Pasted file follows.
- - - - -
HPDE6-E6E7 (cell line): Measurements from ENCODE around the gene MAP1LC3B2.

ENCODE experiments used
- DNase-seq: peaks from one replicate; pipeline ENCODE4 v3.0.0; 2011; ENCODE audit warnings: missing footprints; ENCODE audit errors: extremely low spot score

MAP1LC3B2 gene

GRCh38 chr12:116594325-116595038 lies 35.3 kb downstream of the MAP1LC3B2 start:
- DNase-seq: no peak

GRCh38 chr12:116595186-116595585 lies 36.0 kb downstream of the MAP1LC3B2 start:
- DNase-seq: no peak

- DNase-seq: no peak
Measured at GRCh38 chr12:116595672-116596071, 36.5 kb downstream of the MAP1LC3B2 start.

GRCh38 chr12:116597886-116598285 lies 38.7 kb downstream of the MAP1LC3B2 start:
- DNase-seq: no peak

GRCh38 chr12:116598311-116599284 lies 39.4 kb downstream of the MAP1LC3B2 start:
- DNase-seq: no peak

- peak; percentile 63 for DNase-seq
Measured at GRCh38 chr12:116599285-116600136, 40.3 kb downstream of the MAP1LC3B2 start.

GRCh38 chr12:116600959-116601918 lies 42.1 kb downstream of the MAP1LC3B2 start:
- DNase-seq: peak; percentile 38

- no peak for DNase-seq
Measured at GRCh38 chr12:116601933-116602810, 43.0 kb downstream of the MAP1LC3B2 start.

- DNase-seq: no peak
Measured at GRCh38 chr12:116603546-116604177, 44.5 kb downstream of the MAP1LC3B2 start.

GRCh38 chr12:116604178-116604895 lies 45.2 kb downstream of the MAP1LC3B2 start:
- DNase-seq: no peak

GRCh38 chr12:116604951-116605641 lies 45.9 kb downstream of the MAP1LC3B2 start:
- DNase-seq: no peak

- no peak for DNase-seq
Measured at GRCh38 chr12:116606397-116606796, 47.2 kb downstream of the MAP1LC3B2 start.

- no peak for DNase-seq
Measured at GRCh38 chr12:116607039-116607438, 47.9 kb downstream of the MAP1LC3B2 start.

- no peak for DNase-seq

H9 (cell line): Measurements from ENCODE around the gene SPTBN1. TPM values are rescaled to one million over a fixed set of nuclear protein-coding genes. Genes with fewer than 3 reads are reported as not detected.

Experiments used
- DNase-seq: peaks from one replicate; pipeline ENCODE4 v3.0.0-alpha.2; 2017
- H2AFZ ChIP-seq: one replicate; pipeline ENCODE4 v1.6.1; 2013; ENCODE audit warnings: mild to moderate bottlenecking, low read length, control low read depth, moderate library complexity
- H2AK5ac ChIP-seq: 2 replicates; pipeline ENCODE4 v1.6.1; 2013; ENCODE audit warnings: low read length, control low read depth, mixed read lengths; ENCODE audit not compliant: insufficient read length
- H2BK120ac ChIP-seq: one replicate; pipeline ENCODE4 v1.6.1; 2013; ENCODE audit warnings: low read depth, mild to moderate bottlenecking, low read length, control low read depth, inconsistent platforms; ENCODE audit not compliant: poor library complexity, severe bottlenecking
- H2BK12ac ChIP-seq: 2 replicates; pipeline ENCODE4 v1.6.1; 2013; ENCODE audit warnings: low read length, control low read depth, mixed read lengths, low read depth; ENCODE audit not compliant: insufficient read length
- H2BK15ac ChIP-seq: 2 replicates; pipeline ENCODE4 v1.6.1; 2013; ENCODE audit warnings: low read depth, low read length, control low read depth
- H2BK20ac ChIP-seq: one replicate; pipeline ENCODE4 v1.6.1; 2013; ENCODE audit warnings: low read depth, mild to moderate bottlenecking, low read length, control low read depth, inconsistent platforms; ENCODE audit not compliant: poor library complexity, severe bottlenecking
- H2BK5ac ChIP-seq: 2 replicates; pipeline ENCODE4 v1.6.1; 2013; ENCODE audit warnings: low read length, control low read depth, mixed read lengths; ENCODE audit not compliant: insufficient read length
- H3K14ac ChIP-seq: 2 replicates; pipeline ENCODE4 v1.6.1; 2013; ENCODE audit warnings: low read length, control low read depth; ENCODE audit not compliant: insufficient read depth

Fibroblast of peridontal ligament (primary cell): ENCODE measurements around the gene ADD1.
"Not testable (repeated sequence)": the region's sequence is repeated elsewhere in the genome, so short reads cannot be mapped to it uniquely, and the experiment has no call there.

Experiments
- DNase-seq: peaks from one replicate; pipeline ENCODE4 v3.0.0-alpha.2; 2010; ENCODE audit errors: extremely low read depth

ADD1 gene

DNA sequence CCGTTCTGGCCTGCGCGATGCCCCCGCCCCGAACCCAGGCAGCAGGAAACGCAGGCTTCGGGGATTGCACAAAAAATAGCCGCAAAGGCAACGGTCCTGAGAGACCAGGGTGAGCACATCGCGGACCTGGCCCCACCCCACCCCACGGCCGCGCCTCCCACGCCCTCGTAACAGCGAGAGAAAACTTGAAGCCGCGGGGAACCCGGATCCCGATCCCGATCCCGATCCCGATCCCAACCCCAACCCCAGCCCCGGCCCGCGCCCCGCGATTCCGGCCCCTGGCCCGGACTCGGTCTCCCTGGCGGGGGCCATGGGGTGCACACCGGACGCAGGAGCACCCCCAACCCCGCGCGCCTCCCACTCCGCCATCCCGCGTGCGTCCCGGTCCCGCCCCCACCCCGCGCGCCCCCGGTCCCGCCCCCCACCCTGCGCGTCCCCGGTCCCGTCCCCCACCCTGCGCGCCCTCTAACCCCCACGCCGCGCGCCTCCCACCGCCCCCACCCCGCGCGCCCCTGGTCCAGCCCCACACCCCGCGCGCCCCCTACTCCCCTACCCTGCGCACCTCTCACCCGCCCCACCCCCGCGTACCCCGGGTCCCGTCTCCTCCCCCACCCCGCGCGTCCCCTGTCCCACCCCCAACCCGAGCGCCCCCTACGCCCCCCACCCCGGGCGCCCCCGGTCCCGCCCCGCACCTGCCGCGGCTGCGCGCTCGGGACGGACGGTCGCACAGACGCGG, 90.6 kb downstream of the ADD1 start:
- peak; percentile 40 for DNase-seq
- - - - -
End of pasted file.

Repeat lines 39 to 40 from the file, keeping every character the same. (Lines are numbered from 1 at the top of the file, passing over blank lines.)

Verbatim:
- H2BK15ac ChIP-seq: 2 replicates; pipeline ENCODE4 v1.6.1; 2013; ENCODE audit warnings: low read depth, low read length, control low read depth
- H2BK20ac ChIP-seq: one replicate; pipeline ENCODE4 v1.6.1; 2013; ENCODE audit warnings: low read depth, mild to moderate bottlenecking, low read length, control low read depth, inconsistent platforms; ENCODE audit not compliant: poor library complexity, severe bottlenecking